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What is a Special Purpose Vehicle in Singapore?

  • Published: 26 April 2024
  • 11 min read
  • Starting a Company
What is a Special Purpose Vehicle in Singapore?
  • Author Gabi Bellairs-Lombard

    Gabi Bellairs-Lombard

    Business Writer

    Gabi's passionate about creating content that inspires. Her work history lies in writing compelling website copy and content, and now specialises in product marketing copy. When writing content, Gabi's priority is ensuring that the words impact the readers. As the voice of Osome's products and features, Gabi makes complex business finance and accounting topics easy to understand for small business owners.

Those exploring Singapore’s financial strategies wouldn't be unfamiliar with SPV. A Special Purpose Vehicle (SPV) is a pivotal financial component that acts as a separate legal entity, guarding a parent company’s assets from financial risks. Therefore, it is critical for safeguarding asset protection and risk isolation.

Key Takeaways

  • A Special Purpose Vehicle (SPV) in Singapore is a bankruptcy-remote entity that operates independently from a parent company. SPVs isolate financial risk, manage asset liabilities, building investor confidence and security.
  • An SPV is often a subsidiary company with its own legal status. It is a separate legal entity unaffected by any negative financial impact that may harm the parent company.
  • SPVs are utilised in Singapore for various purposes, including risk sharing, securitisation strategies, property transfer mechanisms, and property sale arrangements, offering operational benefits and tax advantages.
  • Establishing an SPV in Singapore begins with choosing an appropriate business structure, incorporating the entity, crafting a comprehensive constitution, and understanding the tax and accounting essentials while ensuring ethical use and legal compliance.

What Is a Special Purpose Vehicle?

A Special Purpose Vehicle (SPV) is a separate legal entity created for a particular project or business goal. It works as a shield that safeguards your company’s assets against financial uncertainties. Since an SPV operates independently from the parent company, it provides additional protection for the parent company’s finances. For expert assistance in setting up your SPV, consider our comprehensive company incorporation services!

Many Singapore private limited companies will establish a special purpose vehicle (SPV) because it is a bankruptcy-remote entity. This allows the SPV to fulfil its financial obligations even if the parent company faces insolvency. This offers a layer of financial security that can bolster investor confidence in your venture.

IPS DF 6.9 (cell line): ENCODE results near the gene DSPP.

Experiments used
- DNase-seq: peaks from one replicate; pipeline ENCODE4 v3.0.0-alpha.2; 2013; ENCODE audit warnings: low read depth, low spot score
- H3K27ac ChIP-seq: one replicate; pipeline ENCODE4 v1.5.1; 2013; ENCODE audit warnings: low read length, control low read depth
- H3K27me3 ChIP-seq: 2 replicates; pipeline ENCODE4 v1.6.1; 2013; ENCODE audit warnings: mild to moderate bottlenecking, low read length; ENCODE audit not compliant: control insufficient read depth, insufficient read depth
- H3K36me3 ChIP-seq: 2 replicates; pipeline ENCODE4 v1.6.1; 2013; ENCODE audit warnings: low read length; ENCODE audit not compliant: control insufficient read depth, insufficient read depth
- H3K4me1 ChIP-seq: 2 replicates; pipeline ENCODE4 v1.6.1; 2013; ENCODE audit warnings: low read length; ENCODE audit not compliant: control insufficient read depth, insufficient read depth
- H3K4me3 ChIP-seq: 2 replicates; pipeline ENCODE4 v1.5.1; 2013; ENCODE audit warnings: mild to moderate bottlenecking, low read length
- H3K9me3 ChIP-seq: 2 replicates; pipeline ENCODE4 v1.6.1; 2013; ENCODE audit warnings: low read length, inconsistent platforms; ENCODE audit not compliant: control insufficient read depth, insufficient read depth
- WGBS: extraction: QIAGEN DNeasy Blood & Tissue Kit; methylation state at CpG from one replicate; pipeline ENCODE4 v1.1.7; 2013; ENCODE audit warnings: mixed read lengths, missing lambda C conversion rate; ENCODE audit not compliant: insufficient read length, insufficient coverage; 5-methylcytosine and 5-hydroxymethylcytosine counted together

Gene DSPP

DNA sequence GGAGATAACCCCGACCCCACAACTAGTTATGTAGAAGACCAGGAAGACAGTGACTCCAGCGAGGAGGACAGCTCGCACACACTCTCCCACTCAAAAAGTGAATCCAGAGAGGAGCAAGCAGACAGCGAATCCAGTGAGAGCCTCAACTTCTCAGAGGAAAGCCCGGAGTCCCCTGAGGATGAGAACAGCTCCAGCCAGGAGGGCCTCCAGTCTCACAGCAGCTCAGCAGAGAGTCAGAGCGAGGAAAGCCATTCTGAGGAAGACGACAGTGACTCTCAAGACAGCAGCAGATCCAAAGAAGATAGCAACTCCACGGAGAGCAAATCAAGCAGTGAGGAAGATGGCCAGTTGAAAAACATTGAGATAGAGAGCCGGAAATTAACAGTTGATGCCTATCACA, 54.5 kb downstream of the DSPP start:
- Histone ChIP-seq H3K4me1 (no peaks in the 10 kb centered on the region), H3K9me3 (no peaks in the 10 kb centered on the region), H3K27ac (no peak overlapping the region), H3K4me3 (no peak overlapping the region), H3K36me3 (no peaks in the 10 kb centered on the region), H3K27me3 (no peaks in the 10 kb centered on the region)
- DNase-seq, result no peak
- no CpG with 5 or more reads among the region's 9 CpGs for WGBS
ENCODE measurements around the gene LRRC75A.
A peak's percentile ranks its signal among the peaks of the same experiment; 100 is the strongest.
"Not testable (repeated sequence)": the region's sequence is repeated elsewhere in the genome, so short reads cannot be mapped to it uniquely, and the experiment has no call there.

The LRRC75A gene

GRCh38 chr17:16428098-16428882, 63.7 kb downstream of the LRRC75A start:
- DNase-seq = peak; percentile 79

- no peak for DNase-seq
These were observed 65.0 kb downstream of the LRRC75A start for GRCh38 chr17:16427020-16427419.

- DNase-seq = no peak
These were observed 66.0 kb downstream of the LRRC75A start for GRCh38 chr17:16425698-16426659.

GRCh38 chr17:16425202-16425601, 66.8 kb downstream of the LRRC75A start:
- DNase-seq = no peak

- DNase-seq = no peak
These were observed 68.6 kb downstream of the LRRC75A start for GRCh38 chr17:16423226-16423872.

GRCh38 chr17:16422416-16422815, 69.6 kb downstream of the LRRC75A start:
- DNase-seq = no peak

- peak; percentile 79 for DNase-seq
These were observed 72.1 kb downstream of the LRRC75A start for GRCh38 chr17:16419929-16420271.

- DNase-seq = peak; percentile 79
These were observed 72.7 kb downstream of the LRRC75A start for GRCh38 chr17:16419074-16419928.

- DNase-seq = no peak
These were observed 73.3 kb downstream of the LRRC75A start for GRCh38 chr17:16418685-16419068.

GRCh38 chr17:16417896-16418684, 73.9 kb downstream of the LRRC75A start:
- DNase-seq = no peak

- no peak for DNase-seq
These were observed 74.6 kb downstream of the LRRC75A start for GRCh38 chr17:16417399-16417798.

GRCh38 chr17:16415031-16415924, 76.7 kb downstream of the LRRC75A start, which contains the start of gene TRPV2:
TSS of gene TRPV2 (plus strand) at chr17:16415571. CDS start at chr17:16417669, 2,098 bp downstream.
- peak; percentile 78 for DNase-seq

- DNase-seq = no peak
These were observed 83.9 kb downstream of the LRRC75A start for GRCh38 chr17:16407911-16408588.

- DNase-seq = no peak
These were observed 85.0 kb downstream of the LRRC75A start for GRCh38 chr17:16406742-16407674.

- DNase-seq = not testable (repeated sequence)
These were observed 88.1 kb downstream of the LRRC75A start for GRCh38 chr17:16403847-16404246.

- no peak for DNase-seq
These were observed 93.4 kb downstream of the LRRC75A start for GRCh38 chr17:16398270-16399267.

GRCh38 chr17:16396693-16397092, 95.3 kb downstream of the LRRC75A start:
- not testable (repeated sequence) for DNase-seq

Special Purpose Vehicle in Singapore

Common Uses of Special Purpose Vehicles

Private limited companies use SPVs for various purposes. They can be used to securitise assets, structure finances, raise funds for startup ventures, and isolate financial risk. In the next sections, we’ll delve into four common uses of special purpose vehicles: risk-sharing, securitisation, asset transfer, and property sale arrangements.

1 Risk-sharing

A special purpose vehicle (SPV) can:

  • Share and isolate financial risk
  • Protect mortgage backed securities and asset backed loans by distributing the credit risk among investors
  • Decrease the bank’s exposure to credit risks
  • Raise additional capital

Risk diversification is a key strategic advantage of special purpose vehicles, making them especially appealing for high-risk ventures.

Limited liability companies and limited partnerships in Singapore may leverage a special purpose vehicle (SPV) as an investment vehicle since it has its own assets and own balance sheet. This allows the SPV to stay autonomous from the parent company's operations while completing financial transactions independently.

An SPV can also serve as a project management tool for the government. For instance, the Government of India used special purpose vehicles for its Smart City initiatives. The government created a special purpose vehicle (SPV) for each smart city to plan, appraise, approve, fund, implement, manage, operate, monitor, and assess each development. By doing so, the SPV network keeps officials sufficiently informed on each moving piece in a comprehensive initiative.

2 Securitisation strategies

A special purpose vehicle (SPV) also securitised the assets of ordinary investors. By establishing an SPV system, a privately limited company can consolidate future account receivables into a single group. They then sell the SPV to investors or other firms, which allows the parent company to:

  • Manage its financial assets more effectively
  • Diversify its funding sources